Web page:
Quoth Daniel Schoepe on Jun 04 at  9:55 pm:
> On Sat, 4 Jun 2011 11:32:15 -0400, Austin Clements <amdra...@mit.edu> wrote:
> > Dynamic scoping is obnoxious, but I think programmed completion is
> > steeped in the assumption that you'll use it.  This code would be much
> > simpler if notmuch-query-completions took only `string' and used the
> > dynamically-bound all-compls (which should probably be renamed
> > notmuch-completions or something if you do this).  Then this could be
> > just
> >   (minibuffer-completion-table (completion-table-dynamic
> > #'notmuch-query-completions)))
> > and there'd be no need for quasiquoting, comments, and fake lexical scoping.
> Sounds reasonable, I guess I really should stop fighting all those ugly
> parts of elisp with unreadable constructs like that. I made it a global
> variable though to avoid compilation warnings about notmuch-completion
> being a free variable. Since it's contents are not dependent on
> how/where notmuch-read-query is called, this shouldn't cause any
> problems, except my personal discomfort arising from the use of side
> effects for something as simple as this. :)

Oh, sorry, I wasn't suggesting setq'ing a global.  I agree that that's
really ugly.  Rather, something like

(defun notmuch-query-completions (string)
  ... as you have it now ...)

(defun notmuch-read-query (prompt)
  (let ((notmuch-completions (append (list "folder:" ...)))
        (keymap ...)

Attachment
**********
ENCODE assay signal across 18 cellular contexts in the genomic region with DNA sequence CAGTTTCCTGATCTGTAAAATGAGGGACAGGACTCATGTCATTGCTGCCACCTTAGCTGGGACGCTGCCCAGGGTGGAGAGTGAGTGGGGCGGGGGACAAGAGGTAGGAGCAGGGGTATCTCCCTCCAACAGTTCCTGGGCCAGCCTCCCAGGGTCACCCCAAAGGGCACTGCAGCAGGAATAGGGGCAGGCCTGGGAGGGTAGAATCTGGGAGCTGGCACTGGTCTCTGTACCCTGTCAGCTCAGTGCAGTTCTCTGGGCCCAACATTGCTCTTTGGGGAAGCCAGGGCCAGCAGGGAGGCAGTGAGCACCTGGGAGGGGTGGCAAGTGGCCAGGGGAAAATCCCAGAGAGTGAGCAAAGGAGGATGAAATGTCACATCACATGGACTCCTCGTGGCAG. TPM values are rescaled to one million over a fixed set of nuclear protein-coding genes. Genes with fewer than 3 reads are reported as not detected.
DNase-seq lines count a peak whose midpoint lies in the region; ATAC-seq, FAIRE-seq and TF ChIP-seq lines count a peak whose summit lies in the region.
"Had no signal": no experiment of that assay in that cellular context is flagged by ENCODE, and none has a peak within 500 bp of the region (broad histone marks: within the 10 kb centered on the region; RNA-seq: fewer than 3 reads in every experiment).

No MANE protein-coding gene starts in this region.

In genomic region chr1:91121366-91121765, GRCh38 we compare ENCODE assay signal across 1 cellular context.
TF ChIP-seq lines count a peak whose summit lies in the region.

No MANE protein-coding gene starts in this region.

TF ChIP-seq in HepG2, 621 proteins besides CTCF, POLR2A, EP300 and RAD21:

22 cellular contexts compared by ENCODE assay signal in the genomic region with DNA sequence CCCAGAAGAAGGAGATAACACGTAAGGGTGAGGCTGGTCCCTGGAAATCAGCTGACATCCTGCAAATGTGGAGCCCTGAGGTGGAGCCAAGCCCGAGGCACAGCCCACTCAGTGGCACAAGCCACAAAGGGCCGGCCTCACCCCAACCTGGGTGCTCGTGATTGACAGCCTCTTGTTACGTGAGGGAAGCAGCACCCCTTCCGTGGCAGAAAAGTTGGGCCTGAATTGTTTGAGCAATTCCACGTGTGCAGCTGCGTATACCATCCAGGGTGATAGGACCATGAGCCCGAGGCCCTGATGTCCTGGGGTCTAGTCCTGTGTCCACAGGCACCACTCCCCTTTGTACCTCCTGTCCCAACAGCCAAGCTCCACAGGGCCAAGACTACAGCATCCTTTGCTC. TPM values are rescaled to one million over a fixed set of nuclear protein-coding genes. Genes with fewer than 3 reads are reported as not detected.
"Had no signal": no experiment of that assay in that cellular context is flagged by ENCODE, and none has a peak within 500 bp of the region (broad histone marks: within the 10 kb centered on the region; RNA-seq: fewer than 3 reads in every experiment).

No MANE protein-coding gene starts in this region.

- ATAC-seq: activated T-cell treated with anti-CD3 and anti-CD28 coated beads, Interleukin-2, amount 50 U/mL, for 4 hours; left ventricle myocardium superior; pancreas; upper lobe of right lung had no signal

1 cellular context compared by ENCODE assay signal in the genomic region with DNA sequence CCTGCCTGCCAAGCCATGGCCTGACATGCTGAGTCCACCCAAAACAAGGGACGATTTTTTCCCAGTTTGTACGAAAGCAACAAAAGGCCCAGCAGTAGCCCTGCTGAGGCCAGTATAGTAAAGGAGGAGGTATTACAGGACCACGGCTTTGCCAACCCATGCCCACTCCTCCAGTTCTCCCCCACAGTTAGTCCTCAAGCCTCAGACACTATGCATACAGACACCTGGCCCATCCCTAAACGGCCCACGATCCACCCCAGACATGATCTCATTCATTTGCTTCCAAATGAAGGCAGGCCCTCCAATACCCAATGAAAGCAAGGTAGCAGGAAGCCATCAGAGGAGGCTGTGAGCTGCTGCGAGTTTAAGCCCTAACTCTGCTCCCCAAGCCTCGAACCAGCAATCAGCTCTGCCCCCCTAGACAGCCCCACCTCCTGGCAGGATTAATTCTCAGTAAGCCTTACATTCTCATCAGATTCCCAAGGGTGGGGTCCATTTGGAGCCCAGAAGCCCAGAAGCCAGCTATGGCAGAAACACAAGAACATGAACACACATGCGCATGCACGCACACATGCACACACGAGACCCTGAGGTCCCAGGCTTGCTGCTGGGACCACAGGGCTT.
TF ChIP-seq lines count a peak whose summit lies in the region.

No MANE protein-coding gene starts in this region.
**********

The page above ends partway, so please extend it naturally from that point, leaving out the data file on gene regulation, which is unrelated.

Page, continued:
(minibuffer-completion-table ...))
    (read-from-minibuffer ...)))

Unfortunately, you still need the global defvar to avoid compilation
warnings, but this at least avoids the side-effects, and is probably
how programmed completion was intended to be used.

Alternatively, here's a completely different way to structure this
that avoids globals and dynamic scoping entirely.  This is how some of
the standard completing read functions appear to work:

(defun notmuch-read-query (prompt)
  "Read a notmuch-query from the minibuffer with completion.

PROMPT is the string to prompt with."
  (lexical-let ((completions
                 (append (list "folder:" "thread:" "id:" "date:" "from:" "to:"
                               "subject:" "attachment:")
                         (mapcar (lambda (tag)
                                   (concat "tag:" tag))
                                 (process-lines "notmuch" "search-tags")))))
    (let ((minibuffer-completion-table
            (lambda (string)
               ;; this ugly regexp is used to get the last word of the
               ;; input possibly preceded by a '('
               ((string-match "\\(^\\|.* (?\\)\\([^ ]*\\)$" string)
                (mapcar (lambda (compl)
                          (concat (match-string-no-properties 1 string) compl))
                        (all-completions (match-string-no-properties 2 string)
               (t (list string))))))
          (keymap (copy-keymap minibuffer-local-map)))
      ;; this was simpler than convincing completing-read to accept spaces:
      (define-key keymap (kbd "<tab>") 'minibuffer-complete)
    (read-from-minibuffer prompt nil keymap nil minibuffer-history nil nil))))

> > > +    (define-key keymap (kbd "<tab>") 'minibuffer-complete)
> > 
> > This probably deserves a comment about why you're doing so much work
> > to avoid completing-read (which I assume is because it also binds SPC,
> > even if require-match is nil, which is unfortunate).
> Yes, that was the reason.
> Another thing that bugs me, is that I did not find a better way of doing
> the completion: Ideally I'd like to just specify a list of completions
> for individual words and have emacs handle separating the input string
> into individual words, but I couldn't find any options to accomplish
> that.

Yeah, I futzed with it for a bit, swearing that there had to be a
better way, but didn't find one either.
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